• Phoebe Casey-Miller, research manager at DRG, commented: “These changes mean exciting new opportunities to reach consumers in different states of need, viewing contexts and across different devices and platforms. However, execution is key.

• “Viewers want relevancy, creativity and TV ads that they genuinely enjoy watching rather than find annoying and intrusive,” states Casey-Miller. “There is a clear line between using data-driven advertising solutions to create relevancy and engagement amongst viewers vs making them feel as if they’ve lost all sense of control with creepy targeting.”

• Casey-Miller concludes: “Viewers might not be clear on ‘What TV is?’ but from having the opportunity to enter their homes and observe their viewing experiences, TV continues to play an important and evolving role in the lives of consumers in 2020.”



• Major new study reveals that media channels differ widely in their ability to communicate vital brand signals
• TV consistently delivered the strongest signals across all categories and audiences
• Social media and video sharing sites performed significantly below average
• Advertising on TV will deliver double the perceived level of quality & popularity than advertising on social media

A new study released today finds that TV is the medium most likely to help brands appear high quality, successful and popular in the eyes of consumers.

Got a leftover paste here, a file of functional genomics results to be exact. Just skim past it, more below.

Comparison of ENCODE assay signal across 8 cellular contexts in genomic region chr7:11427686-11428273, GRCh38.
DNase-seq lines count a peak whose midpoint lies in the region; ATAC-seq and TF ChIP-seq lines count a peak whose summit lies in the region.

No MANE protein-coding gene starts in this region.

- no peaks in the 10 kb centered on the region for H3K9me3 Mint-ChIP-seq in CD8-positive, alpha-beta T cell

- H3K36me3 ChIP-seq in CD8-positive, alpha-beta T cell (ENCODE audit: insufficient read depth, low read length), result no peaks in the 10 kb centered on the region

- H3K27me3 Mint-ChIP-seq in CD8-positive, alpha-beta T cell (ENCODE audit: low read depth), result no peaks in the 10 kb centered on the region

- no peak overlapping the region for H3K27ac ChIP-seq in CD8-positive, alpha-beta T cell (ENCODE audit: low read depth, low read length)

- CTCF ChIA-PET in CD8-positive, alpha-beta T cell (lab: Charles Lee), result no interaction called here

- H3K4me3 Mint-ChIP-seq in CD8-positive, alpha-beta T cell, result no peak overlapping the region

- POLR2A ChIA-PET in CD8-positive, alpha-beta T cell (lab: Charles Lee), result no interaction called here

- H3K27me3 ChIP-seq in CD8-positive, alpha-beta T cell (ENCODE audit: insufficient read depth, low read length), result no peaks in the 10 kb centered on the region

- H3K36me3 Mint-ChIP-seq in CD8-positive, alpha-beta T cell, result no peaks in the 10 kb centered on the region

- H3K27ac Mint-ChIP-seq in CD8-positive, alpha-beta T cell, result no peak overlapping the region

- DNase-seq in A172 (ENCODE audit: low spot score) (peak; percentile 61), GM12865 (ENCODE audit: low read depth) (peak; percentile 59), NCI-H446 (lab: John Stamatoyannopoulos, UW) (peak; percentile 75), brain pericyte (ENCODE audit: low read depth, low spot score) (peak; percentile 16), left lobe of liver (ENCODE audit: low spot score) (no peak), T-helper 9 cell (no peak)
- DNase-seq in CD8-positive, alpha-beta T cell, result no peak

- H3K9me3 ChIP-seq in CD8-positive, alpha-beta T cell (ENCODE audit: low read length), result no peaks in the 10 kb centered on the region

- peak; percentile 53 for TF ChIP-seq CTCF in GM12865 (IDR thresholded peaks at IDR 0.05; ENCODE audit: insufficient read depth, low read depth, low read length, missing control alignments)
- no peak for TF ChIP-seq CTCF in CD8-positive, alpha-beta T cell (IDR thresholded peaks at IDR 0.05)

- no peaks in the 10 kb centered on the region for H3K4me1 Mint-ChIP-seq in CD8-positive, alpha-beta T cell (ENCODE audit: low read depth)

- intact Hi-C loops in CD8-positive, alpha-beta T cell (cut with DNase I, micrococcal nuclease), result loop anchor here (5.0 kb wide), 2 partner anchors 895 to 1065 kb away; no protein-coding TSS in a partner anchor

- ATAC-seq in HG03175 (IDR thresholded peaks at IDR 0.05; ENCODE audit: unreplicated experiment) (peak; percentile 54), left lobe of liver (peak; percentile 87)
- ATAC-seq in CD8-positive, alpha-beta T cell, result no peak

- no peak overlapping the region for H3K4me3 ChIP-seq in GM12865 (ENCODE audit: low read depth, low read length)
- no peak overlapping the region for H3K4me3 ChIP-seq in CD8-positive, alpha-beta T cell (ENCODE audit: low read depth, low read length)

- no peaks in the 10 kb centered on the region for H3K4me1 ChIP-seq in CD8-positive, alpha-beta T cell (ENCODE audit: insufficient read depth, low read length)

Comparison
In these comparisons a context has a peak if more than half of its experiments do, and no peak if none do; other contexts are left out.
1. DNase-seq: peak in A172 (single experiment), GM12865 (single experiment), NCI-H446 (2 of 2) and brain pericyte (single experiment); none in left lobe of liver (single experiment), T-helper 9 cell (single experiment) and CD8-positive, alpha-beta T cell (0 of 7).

‘Signalling Success’ was conducted by research agency house51, commissioned by Thinkbox. Its findings are based on a quantitative study of 3,600 people in the UK.

The study is the first-known UK research dedicated to the behavioural science principle of ‘signalling’, which has been widely discussed by academics and behavioural scientists, including Rory Sutherland. The theory suggests that the perceived cost and scale of an advertising campaign translates to improved brand attributes.

The research methodology took the form of an experimental design, inspired by US academic research from Duke and Stanford universities. Each respondent was presented with a description of a fictionalised brand in one of four product categories alongside a brief outline of its launch advertising campaign. The respondent was then asked to answer a series of perception statements in relation to this brand, based solely on its description and proposed launch campaign.